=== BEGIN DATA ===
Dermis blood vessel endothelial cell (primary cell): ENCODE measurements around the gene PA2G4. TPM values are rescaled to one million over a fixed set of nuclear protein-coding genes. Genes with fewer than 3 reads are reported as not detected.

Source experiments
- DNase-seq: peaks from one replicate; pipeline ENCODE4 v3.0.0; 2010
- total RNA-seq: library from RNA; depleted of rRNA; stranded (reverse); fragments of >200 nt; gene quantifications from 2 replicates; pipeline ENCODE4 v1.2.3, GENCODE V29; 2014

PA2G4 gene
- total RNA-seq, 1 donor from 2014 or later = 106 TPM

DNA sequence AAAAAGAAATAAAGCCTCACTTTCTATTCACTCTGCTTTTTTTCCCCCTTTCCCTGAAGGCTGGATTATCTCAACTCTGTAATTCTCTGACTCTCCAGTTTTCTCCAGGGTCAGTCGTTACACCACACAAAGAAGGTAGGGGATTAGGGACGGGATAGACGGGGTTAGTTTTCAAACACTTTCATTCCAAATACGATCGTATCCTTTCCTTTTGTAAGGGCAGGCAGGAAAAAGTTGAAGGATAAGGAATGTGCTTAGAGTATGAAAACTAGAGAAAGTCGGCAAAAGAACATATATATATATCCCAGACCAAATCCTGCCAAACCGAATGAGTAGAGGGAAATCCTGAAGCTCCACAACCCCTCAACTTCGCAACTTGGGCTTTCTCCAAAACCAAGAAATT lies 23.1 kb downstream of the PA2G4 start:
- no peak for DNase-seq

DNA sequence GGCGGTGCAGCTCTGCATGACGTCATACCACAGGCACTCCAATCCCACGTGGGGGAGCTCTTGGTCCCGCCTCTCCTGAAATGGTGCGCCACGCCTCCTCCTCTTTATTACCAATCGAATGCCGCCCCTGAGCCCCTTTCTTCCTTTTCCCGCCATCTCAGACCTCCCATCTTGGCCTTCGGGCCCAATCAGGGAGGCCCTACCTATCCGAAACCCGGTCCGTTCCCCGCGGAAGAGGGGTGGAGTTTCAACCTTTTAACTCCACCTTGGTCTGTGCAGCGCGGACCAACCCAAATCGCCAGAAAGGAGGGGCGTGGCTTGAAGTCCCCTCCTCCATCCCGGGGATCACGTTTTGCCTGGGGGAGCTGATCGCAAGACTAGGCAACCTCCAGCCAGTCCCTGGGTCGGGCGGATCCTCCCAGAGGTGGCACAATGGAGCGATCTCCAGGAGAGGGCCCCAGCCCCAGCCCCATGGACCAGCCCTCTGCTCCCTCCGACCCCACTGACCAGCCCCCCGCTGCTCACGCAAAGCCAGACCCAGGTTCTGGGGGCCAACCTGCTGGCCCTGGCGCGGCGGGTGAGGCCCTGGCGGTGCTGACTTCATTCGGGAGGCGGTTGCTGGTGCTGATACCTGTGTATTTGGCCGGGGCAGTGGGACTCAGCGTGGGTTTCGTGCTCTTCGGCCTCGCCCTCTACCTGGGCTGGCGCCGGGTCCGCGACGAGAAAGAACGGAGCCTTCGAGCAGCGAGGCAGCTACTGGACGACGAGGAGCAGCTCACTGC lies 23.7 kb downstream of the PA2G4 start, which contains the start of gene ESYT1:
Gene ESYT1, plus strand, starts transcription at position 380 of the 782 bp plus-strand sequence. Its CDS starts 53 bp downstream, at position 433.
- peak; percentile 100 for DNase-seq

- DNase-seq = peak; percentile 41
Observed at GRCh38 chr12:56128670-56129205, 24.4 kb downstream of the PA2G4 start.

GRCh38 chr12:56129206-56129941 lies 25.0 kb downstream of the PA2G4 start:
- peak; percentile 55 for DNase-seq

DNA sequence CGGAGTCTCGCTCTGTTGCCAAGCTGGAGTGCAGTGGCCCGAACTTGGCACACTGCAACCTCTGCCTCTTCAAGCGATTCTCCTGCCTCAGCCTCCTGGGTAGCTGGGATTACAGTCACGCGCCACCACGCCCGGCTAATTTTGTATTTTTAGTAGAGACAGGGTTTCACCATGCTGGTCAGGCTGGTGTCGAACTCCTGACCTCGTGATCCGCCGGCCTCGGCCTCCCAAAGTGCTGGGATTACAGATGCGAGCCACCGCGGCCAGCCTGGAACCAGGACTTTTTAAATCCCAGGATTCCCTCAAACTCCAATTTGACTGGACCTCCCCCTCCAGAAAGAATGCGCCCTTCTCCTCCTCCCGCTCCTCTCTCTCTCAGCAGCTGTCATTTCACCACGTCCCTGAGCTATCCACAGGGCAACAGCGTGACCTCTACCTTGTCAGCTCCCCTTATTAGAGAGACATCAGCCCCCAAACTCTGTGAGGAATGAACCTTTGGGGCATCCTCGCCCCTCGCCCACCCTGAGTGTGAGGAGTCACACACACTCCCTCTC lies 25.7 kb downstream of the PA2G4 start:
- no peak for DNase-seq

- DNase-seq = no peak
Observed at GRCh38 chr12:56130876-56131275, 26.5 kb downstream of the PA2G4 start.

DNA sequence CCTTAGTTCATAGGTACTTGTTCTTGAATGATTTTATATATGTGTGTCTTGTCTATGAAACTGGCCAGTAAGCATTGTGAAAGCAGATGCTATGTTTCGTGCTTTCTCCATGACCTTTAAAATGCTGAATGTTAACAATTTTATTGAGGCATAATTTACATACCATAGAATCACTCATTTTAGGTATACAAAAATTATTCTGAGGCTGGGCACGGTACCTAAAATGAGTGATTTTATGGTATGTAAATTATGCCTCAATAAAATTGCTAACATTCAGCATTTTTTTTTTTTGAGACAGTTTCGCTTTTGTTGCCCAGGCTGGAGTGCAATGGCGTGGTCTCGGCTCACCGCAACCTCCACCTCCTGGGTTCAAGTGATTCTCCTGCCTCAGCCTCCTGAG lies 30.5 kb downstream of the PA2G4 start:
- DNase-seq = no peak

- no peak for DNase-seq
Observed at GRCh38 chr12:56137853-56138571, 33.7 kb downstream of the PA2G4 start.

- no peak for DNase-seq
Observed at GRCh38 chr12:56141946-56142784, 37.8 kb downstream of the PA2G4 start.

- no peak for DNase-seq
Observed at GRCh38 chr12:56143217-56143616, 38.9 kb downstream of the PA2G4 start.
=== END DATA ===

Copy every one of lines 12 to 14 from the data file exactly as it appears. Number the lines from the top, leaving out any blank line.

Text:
- DNase-seq = peak; percentile 41
Observed at GRCh38 chr12:56128670-56129205, 24.4 kb downstream of the PA2G4 start.

GRCh38 chr12:56129206-56129941 lies 25.0 kb downstream of the PA2G4 start: